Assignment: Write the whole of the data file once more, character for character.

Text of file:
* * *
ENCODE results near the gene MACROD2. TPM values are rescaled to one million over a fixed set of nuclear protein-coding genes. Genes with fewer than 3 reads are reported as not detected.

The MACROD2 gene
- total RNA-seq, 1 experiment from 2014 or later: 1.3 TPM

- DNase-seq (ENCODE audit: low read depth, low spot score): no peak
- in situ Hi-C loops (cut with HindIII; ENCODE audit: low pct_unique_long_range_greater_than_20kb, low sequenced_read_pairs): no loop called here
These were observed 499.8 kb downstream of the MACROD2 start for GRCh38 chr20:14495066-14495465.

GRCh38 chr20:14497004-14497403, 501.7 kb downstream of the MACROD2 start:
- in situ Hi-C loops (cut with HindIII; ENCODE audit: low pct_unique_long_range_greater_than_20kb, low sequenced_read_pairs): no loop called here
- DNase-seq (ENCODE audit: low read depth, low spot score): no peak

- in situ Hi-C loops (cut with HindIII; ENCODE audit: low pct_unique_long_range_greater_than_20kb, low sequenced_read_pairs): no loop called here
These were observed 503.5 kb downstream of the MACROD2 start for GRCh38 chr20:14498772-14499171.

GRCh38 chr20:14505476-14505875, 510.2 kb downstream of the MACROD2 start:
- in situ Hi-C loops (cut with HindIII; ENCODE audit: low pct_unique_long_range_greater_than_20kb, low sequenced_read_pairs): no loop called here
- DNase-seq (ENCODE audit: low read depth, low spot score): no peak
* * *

ENCODE results near the gene MACROD2. TPM values are rescaled to one million over a fixed set of nuclear protein-coding genes. Genes with fewer than 3 reads are reported as not detected.

The MACROD2 gene
- total RNA-seq, 1 experiment from 2014 or later: 1.3 TPM

- DNase-seq (ENCODE audit: low read depth, low spot score): no peak
- in situ Hi-C loops (cut with HindIII; ENCODE audit: low pct_unique_long_range_greater_than_20kb, low sequenced_read_pairs): no loop called here
These were observed 499.8 kb downstream of the MACROD2 start for GRCh38 chr20:14495066-14495465.

GRCh38 chr20:14497004-14497403, 501.7 kb downstream of the MACROD2 start:
- in situ Hi-C loops (cut with HindIII; ENCODE audit: low pct_unique_long_range_greater_than_20kb, low sequenced_read_pairs): no loop called here
- DNase-seq (ENCODE audit: low read depth, low spot score): no peak

- in situ Hi-C loops (cut with HindIII; ENCODE audit: low pct_unique_long_range_greater_than_20kb, low sequenced_read_pairs): no loop called here
These were observed 503.5 kb downstream of the MACROD2 start for GRCh38 chr20:14498772-14499171.

GRCh38 chr20:14505476-14505875, 510.2 kb downstream of the MACROD2 start:
- in situ Hi-C loops (cut with HindIII; ENCODE audit: low pct_unique_long_range_greater_than_20kb, low sequenced_read_pairs): no loop called here
- DNase-seq (ENCODE audit: low read depth, low spot score): no peak